I told Mike that this was the first Buddha statue I'd ever seen--when I was a kid and we toured the Japanese Garden. The first of many to come, I should add, after living in Japan and touring throughout Asia.

We returned to our inn again for the wine and cheese reception, where we heard some entertaining stories from one of the innkeepers, David, who used to be the chef for the Duke and Duchess of Bedford.

Then we had dinner at a trendy restaurant a few blocks from the inn, Betelnut, where we had sake, a lovely beet salad (and I'm not a big beet fan), and two different curries--one from Malaysia and one from Sri Lanka. Then we retired to the inn to read in our room--and Mike promptly fell asleep by 9:30 p.m. That's what happens when you're fortysomething! I stayed up until 11:00, immersed in The Girl with the Dragon Tattoo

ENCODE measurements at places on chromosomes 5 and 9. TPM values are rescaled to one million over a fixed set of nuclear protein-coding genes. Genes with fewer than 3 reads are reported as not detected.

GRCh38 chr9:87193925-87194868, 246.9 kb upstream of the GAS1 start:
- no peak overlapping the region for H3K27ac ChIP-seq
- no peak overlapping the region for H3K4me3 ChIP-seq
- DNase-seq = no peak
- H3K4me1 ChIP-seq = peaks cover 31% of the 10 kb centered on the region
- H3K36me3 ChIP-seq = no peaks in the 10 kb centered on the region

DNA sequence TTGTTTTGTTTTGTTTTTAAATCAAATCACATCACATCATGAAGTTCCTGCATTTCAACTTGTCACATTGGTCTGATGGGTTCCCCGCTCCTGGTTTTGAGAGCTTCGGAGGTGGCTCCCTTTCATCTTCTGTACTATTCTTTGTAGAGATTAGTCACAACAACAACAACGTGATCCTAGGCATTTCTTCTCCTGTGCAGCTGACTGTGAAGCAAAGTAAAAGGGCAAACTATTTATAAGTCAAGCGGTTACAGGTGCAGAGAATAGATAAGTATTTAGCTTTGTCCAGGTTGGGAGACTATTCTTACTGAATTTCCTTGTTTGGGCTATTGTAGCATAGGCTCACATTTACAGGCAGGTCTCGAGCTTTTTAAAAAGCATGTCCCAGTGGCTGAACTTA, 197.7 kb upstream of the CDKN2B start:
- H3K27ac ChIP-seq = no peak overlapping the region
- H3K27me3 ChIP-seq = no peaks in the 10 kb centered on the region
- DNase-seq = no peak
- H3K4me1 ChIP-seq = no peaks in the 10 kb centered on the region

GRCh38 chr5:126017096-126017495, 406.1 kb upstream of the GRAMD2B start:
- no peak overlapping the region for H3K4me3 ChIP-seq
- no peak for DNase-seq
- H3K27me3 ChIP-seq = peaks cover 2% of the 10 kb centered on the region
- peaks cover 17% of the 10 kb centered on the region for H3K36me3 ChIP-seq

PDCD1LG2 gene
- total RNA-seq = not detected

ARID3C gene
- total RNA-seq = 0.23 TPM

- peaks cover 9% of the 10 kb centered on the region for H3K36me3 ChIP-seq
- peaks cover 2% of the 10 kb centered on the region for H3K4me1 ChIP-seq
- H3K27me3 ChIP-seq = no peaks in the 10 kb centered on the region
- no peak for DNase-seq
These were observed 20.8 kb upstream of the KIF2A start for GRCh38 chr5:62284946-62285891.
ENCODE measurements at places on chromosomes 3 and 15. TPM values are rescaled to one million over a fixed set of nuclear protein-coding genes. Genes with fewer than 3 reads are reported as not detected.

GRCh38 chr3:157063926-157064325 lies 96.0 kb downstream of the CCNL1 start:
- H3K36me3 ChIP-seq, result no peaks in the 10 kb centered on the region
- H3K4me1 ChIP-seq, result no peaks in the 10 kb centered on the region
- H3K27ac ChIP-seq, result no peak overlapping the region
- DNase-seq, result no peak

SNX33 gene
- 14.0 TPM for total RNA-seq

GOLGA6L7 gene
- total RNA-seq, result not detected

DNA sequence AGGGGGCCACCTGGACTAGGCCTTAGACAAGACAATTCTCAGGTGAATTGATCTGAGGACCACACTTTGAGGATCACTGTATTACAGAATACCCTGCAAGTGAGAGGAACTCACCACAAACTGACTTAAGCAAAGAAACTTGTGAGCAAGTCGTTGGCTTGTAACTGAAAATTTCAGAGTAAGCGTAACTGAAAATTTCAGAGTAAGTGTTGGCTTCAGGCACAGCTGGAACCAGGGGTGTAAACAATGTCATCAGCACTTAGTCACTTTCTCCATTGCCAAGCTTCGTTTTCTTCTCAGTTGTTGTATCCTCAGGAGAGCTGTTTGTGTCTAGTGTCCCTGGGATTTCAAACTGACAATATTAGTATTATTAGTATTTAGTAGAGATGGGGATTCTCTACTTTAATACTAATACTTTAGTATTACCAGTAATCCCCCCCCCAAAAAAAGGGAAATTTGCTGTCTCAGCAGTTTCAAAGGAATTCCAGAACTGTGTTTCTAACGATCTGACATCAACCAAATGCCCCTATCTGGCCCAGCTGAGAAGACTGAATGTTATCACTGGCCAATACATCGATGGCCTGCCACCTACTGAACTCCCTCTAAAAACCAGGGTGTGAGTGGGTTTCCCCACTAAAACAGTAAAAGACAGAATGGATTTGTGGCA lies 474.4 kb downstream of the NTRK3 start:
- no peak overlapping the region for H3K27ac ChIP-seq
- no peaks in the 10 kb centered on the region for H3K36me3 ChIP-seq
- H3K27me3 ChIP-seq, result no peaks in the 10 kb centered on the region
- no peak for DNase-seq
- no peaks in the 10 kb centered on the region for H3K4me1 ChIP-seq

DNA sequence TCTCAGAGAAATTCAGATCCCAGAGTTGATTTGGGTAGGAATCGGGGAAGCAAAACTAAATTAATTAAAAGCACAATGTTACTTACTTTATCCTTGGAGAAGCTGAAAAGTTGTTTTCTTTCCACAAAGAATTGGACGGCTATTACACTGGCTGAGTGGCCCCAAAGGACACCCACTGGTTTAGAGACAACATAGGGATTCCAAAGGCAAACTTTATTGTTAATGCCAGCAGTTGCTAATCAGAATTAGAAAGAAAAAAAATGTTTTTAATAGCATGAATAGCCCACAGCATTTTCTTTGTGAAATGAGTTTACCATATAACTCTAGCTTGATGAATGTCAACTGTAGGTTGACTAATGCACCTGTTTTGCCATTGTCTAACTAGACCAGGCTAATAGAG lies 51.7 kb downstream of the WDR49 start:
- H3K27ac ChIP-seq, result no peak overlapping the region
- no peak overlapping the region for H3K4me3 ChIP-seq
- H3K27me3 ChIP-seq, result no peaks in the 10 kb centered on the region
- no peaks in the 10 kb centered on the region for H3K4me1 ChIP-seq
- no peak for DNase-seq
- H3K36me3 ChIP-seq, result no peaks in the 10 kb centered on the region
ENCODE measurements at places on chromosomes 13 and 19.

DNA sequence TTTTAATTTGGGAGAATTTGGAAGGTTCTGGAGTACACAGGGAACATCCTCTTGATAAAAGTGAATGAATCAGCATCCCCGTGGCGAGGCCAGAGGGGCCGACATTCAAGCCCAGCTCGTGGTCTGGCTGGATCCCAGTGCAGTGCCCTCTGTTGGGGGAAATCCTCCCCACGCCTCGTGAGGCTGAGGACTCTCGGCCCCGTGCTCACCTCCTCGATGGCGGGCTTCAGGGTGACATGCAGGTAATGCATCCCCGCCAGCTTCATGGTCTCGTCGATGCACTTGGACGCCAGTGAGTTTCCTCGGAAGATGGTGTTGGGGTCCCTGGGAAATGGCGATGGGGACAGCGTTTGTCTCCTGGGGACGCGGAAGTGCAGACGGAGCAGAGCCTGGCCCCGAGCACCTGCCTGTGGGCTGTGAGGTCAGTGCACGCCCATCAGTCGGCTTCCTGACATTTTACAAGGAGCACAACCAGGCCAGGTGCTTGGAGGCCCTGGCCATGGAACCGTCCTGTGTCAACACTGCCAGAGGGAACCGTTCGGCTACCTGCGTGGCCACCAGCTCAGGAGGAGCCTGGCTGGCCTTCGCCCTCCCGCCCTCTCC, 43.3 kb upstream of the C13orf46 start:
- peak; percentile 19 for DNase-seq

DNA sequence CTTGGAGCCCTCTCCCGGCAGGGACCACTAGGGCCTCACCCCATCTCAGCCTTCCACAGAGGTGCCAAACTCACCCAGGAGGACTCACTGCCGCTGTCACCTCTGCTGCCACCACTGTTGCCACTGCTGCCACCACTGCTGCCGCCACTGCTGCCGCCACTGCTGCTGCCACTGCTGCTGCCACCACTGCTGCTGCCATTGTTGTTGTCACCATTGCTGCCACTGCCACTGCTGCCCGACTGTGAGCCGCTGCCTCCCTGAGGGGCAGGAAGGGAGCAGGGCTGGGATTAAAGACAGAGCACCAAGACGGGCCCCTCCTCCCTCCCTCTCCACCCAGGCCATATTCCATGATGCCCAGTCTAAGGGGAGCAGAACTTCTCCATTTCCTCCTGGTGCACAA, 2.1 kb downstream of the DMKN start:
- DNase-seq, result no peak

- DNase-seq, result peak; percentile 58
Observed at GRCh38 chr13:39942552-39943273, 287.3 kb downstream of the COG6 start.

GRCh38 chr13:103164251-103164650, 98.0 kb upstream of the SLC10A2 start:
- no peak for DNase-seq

Enjoying our last breakfast in the garden--french toast. The breakfast chef, Jane (and other innkeeper) had bought gluten-free bread for Mike!

My anniversary present was a mani/pedi at the nail salon near the inn. I don't do that kind of thing very often, and of course as soon as I left the salon and went back to the inn to gather up our things, I'd ruined my fingernails and had to return for a touch-up! Mike had a neck and foot massage while I was getting my nails attended to.

Leaving the inn--sigh--in the parlor:

And in the garden:
We wandered around the neighborhood before setting off for the airport via bus and BART. It's quite easy to take mass transit to the airport, but what we didn't realize was that the airport BART only runs hourly on the weekends. Our flight was slightly delayed, fortunately; otherwise it could have been very, very close getting to the airport on time!!

The boys were glad to see us, but they had a great time with their grandparents. We are very, very lucky to have them living in the same town and willing to watch the kids for us. Thanks, Mom and Dad!!! Best anniversary present ever!